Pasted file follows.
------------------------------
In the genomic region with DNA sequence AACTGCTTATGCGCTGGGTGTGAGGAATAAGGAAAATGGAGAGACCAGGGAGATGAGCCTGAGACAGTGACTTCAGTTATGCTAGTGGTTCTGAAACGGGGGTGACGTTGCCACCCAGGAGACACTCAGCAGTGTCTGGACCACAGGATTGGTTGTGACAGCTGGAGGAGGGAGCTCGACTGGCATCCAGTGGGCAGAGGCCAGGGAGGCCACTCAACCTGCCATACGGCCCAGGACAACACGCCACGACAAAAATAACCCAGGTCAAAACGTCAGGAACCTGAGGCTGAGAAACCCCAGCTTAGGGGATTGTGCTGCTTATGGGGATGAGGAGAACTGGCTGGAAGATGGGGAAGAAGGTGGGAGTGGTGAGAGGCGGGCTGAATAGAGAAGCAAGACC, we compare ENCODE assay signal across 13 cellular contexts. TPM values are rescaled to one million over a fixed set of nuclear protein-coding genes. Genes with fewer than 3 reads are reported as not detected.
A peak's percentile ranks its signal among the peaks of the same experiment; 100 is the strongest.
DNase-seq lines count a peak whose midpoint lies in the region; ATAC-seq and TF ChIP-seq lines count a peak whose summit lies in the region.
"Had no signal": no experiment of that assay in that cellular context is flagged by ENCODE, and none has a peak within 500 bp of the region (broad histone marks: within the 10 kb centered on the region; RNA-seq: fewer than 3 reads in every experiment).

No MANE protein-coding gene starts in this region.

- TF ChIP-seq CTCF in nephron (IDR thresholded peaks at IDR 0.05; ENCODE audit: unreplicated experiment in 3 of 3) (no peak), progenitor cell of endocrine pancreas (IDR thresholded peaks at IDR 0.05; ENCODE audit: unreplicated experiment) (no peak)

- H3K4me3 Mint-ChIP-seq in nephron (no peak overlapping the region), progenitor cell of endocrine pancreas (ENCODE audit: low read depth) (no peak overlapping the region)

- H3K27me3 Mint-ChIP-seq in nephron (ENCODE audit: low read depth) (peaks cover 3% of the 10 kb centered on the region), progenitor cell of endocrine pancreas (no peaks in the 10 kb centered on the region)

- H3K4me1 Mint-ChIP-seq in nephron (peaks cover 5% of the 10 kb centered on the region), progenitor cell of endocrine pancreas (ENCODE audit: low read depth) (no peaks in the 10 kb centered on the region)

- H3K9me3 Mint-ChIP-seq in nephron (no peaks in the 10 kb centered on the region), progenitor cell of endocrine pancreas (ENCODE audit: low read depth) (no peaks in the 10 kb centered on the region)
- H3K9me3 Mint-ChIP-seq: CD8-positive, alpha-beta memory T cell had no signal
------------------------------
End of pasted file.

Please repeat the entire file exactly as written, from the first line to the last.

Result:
In the genomic region with DNA sequence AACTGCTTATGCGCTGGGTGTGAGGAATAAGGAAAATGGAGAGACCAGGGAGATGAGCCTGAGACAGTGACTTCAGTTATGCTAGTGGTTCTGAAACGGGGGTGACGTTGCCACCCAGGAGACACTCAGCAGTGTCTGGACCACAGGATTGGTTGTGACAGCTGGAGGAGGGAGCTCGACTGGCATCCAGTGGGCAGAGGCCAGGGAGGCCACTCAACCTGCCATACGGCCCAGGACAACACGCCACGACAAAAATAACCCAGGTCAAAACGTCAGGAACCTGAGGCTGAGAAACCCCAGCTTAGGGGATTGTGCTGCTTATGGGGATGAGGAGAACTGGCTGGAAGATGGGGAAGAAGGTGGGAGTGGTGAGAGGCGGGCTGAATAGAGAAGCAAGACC, we compare ENCODE assay signal across 13 cellular contexts. TPM values are rescaled to one million over a fixed set of nuclear protein-coding genes. Genes with fewer than 3 reads are reported as not detected.
A peak's percentile ranks its signal among the peaks of the same experiment; 100 is the strongest.
DNase-seq lines count a peak whose midpoint lies in the region; ATAC-seq and TF ChIP-seq lines count a peak whose summit lies in the region.
"Had no signal": no experiment of that assay in that cellular context is flagged by ENCODE, and none has a peak within 500 bp of the region (broad histone marks: within the 10 kb centered on the region; RNA-seq: fewer than 3 reads in every experiment).

No MANE protein-coding gene starts in this region.

- TF ChIP-seq CTCF in nephron (IDR thresholded peaks at IDR 0.05; ENCODE audit: unreplicated experiment in 3 of 3) (no peak), progenitor cell of endocrine pancreas (IDR thresholded peaks at IDR 0.05; ENCODE audit: unreplicated experiment) (no peak)

- H3K4me3 Mint-ChIP-seq in nephron (no peak overlapping the region), progenitor cell of endocrine pancreas (ENCODE audit: low read depth) (no peak overlapping the region)

- H3K27me3 Mint-ChIP-seq in nephron (ENCODE audit: low read depth) (peaks cover 3% of the 10 kb centered on the region), progenitor cell of endocrine pancreas (no peaks in the 10 kb centered on the region)

- H3K4me1 Mint-ChIP-seq in nephron (peaks cover 5% of the 10 kb centered on the region), progenitor cell of endocrine pancreas (ENCODE audit: low read depth) (no peaks in the 10 kb centered on the region)

- H3K9me3 Mint-ChIP-seq in nephron (no peaks in the 10 kb centered on the region), progenitor cell of endocrine pancreas (ENCODE audit: low read depth) (no peaks in the 10 kb centered on the region)
- H3K9me3 Mint-ChIP-seq: CD8-positive, alpha-beta memory T cell had no signal